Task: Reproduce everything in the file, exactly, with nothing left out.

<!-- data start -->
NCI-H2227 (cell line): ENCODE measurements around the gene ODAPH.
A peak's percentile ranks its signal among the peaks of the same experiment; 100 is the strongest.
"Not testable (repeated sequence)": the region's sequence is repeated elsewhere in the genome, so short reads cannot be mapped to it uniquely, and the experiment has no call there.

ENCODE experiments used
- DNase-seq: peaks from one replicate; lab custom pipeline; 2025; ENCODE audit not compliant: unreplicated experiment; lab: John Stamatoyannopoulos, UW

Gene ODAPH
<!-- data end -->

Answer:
NCI-H2227 (cell line): ENCODE measurements around the gene ODAPH.
A peak's percentile ranks its signal among the peaks of the same experiment; 100 is the strongest.
"Not testable (repeated sequence)": the region's sequence is repeated elsewhere in the genome, so short reads cannot be mapped to it uniquely, and the experiment has no call there.

ENCODE experiments used
- DNase-seq: peaks from one replicate; lab custom pipeline; 2025; ENCODE audit not compliant: unreplicated experiment; lab: John Stamatoyannopoulos, UW

Gene ODAPH